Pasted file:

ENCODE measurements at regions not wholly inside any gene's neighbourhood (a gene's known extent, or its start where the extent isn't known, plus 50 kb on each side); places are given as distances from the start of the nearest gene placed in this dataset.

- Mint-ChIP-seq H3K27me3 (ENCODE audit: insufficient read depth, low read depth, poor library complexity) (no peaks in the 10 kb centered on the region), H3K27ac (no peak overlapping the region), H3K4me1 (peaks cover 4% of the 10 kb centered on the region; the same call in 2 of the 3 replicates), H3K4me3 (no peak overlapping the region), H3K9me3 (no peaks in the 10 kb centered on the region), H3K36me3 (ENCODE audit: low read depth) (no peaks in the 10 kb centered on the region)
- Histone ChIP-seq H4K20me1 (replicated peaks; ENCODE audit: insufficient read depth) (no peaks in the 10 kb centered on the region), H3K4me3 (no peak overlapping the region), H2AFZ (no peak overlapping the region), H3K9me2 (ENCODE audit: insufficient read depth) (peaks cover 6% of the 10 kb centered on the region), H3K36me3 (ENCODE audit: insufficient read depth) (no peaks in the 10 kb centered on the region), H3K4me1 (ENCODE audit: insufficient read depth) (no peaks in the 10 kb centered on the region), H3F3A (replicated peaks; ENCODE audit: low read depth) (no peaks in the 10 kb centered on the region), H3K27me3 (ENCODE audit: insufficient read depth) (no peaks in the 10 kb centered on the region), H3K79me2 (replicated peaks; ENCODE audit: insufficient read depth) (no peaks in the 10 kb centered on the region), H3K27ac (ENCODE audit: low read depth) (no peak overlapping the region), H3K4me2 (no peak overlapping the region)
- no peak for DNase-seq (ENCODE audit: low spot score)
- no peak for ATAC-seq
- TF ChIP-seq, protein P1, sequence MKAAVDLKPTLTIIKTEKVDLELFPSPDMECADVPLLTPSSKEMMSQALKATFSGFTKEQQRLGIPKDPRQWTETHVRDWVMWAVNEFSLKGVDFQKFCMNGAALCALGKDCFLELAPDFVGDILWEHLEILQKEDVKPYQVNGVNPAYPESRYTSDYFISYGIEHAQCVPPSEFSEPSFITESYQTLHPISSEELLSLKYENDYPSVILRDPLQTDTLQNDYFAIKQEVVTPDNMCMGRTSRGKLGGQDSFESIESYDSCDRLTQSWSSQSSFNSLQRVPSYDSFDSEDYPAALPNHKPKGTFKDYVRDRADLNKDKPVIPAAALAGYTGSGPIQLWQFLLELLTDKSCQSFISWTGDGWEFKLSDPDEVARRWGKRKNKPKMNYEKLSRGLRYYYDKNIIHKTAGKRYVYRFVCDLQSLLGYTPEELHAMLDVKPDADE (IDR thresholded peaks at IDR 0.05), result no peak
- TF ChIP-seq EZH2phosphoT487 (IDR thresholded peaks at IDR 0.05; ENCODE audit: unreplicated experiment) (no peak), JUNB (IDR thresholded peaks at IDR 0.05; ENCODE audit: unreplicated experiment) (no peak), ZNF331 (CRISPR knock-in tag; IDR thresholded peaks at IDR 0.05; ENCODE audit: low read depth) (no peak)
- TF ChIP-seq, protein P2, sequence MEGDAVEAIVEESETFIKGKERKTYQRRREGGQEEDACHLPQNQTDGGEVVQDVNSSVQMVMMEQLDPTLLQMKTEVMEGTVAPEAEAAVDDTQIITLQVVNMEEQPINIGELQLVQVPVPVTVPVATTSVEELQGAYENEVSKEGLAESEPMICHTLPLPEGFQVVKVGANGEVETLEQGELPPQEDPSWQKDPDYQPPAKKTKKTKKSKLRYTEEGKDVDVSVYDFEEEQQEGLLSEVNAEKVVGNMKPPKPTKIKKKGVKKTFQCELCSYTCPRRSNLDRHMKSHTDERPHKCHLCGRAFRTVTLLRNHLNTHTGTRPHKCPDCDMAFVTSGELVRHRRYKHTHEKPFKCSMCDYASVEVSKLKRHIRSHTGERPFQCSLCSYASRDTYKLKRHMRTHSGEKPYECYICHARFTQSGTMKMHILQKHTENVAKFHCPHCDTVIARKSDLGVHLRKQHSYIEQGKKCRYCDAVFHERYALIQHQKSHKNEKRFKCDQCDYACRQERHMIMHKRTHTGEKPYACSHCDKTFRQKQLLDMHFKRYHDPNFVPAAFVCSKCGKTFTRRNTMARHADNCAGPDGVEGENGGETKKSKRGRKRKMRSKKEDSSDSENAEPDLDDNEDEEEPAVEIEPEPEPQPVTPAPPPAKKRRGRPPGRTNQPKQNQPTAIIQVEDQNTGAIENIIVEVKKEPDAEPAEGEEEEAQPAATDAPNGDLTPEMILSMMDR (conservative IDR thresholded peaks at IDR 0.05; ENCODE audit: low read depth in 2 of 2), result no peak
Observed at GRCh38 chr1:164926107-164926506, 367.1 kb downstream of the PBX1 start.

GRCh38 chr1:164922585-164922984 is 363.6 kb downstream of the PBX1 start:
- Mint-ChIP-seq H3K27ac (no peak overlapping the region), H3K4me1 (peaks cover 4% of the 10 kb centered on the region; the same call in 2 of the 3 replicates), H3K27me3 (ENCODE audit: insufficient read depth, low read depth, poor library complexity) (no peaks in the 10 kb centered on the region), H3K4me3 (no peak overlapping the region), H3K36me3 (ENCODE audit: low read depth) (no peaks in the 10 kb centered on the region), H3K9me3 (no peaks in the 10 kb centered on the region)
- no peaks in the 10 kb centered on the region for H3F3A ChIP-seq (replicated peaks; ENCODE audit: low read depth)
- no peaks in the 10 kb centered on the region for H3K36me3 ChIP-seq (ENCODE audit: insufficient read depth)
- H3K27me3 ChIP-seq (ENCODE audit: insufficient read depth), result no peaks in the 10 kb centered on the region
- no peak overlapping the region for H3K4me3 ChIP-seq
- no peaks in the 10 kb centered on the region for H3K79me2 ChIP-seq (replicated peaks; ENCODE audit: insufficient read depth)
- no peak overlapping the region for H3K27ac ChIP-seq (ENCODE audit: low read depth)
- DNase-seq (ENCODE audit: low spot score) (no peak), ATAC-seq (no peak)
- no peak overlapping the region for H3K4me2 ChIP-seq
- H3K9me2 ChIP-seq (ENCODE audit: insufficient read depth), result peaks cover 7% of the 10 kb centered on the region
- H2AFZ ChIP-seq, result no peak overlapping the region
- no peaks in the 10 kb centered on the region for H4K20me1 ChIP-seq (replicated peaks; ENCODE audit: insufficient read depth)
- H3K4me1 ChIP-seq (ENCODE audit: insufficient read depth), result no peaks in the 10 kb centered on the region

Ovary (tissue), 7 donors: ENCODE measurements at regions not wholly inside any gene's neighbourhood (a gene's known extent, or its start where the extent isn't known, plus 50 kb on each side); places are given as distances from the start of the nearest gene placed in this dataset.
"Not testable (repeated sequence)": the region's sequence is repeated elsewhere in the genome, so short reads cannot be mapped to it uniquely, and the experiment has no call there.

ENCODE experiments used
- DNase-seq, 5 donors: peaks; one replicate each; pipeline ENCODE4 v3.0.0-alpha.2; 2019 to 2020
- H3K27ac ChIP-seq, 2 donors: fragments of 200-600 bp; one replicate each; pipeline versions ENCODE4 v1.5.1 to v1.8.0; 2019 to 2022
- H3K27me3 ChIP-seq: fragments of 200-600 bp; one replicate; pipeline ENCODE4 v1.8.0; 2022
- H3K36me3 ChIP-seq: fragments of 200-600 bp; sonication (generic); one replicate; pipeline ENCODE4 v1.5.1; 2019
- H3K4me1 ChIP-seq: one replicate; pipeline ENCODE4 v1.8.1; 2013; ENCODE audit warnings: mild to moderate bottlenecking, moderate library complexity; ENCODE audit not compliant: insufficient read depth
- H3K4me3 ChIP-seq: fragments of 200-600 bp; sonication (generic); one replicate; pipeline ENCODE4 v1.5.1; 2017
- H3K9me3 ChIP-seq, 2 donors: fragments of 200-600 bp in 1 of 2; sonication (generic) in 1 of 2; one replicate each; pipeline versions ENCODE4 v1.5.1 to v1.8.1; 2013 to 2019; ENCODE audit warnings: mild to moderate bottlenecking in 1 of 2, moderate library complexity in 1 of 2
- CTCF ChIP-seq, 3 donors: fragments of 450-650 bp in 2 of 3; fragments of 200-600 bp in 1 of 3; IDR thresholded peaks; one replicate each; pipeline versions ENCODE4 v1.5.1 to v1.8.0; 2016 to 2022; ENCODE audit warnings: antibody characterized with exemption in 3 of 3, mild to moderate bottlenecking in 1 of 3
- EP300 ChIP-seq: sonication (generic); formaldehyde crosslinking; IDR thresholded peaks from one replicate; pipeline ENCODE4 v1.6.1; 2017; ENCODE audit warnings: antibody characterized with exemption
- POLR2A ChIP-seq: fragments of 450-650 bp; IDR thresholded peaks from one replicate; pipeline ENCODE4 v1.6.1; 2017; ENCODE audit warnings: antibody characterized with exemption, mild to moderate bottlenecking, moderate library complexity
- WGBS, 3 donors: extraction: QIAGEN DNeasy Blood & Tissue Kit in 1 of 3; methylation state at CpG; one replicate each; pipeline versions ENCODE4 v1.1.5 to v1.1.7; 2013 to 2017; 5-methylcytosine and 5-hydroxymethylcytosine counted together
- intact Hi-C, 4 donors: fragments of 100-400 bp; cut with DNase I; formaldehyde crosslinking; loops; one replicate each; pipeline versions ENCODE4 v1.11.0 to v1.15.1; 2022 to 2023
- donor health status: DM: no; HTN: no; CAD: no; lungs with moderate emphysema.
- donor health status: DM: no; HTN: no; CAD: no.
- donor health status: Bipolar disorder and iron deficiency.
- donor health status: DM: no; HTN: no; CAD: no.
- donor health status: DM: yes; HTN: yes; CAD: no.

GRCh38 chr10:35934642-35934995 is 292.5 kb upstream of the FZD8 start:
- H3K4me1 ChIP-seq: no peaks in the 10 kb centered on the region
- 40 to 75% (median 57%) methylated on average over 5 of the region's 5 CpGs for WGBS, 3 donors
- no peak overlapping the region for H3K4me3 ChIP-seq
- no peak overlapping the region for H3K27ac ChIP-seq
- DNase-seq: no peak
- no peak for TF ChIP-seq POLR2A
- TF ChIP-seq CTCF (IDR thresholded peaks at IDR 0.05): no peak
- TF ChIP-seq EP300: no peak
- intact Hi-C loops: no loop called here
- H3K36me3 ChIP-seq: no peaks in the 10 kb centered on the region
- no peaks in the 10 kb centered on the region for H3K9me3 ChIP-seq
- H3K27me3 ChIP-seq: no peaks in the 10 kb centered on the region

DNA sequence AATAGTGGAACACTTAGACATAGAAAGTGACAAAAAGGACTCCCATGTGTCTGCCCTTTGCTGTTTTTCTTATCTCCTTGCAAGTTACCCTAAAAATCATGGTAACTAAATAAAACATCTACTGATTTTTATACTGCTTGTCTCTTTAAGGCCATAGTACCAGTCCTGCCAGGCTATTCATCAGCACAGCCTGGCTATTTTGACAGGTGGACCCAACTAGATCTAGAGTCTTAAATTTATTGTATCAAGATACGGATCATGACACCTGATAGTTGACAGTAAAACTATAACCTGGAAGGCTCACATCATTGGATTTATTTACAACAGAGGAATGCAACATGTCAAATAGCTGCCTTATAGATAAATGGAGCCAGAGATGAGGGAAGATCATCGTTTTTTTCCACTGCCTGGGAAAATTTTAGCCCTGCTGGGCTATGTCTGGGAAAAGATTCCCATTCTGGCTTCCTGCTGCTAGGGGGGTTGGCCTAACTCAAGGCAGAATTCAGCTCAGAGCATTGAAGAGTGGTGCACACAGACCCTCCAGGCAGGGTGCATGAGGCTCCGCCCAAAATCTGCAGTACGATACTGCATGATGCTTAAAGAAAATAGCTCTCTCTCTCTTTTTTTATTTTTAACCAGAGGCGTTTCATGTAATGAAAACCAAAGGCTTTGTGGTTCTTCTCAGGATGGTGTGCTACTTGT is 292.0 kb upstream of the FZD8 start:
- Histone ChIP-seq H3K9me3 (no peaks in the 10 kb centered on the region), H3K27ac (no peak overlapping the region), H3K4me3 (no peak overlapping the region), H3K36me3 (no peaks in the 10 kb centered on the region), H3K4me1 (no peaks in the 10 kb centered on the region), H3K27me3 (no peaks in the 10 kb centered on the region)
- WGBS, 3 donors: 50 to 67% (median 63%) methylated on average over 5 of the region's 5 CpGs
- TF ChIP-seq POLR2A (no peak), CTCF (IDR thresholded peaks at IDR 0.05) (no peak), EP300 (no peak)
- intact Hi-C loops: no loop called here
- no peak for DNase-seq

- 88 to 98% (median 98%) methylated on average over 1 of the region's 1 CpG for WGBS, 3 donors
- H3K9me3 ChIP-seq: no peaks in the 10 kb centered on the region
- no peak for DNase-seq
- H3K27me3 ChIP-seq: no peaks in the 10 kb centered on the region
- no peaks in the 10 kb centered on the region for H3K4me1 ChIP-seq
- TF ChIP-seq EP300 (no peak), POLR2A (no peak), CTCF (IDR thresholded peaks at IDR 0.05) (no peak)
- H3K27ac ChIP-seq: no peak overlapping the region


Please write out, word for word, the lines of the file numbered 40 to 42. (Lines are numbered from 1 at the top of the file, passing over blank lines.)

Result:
- donor health status: DM: no; HTN: no; CAD: no.
- donor health status: Bipolar disorder and iron deficiency.
- donor health status: DM: no; HTN: no; CAD: no.